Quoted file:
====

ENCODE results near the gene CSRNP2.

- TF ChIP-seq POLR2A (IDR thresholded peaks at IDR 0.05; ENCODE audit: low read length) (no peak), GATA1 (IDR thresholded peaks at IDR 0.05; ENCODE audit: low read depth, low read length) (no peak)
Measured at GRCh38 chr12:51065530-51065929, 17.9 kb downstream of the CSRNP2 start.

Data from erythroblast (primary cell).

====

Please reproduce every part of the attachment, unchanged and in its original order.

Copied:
ENCODE results near the gene CSRNP2.

- TF ChIP-seq POLR2A (IDR thresholded peaks at IDR 0.05; ENCODE audit: low read length) (no peak), GATA1 (IDR thresholded peaks at IDR 0.05; ENCODE audit: low read depth, low read length) (no peak)
Measured at GRCh38 chr12:51065530-51065929, 17.9 kb downstream of the CSRNP2 start.

Data from erythroblast (primary cell).